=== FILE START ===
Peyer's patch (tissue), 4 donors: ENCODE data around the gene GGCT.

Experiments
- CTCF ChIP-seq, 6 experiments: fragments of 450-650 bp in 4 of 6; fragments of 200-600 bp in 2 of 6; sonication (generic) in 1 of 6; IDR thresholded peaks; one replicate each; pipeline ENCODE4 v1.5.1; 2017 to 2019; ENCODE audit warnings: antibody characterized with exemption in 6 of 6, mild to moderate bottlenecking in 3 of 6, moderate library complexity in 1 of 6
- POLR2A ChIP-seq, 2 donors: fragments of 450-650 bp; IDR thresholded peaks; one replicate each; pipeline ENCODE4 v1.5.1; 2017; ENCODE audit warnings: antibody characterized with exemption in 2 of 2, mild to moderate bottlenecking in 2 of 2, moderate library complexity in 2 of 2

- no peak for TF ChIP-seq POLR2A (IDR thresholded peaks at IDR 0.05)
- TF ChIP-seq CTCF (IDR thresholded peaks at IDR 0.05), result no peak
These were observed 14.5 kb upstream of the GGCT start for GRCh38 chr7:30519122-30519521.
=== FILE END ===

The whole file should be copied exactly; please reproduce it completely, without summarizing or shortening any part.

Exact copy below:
Peyer's patch (tissue), 4 donors: ENCODE data around the gene GGCT.

Experiments
- CTCF ChIP-seq, 6 experiments: fragments of 450-650 bp in 4 of 6; fragments of 200-600 bp in 2 of 6; sonication (generic) in 1 of 6; IDR thresholded peaks; one replicate each; pipeline ENCODE4 v1.5.1; 2017 to 2019; ENCODE audit warnings: antibody characterized with exemption in 6 of 6, mild to moderate bottlenecking in 3 of 6, moderate library complexity in 1 of 6
- POLR2A ChIP-seq, 2 donors: fragments of 450-650 bp; IDR thresholded peaks; one replicate each; pipeline ENCODE4 v1.5.1; 2017; ENCODE audit warnings: antibody characterized with exemption in 2 of 2, mild to moderate bottlenecking in 2 of 2, moderate library complexity in 2 of 2

- no peak for TF ChIP-seq POLR2A (IDR thresholded peaks at IDR 0.05)
- TF ChIP-seq CTCF (IDR thresholded peaks at IDR 0.05), result no peak
These were observed 14.5 kb upstream of the GGCT start for GRCh38 chr7:30519122-30519521.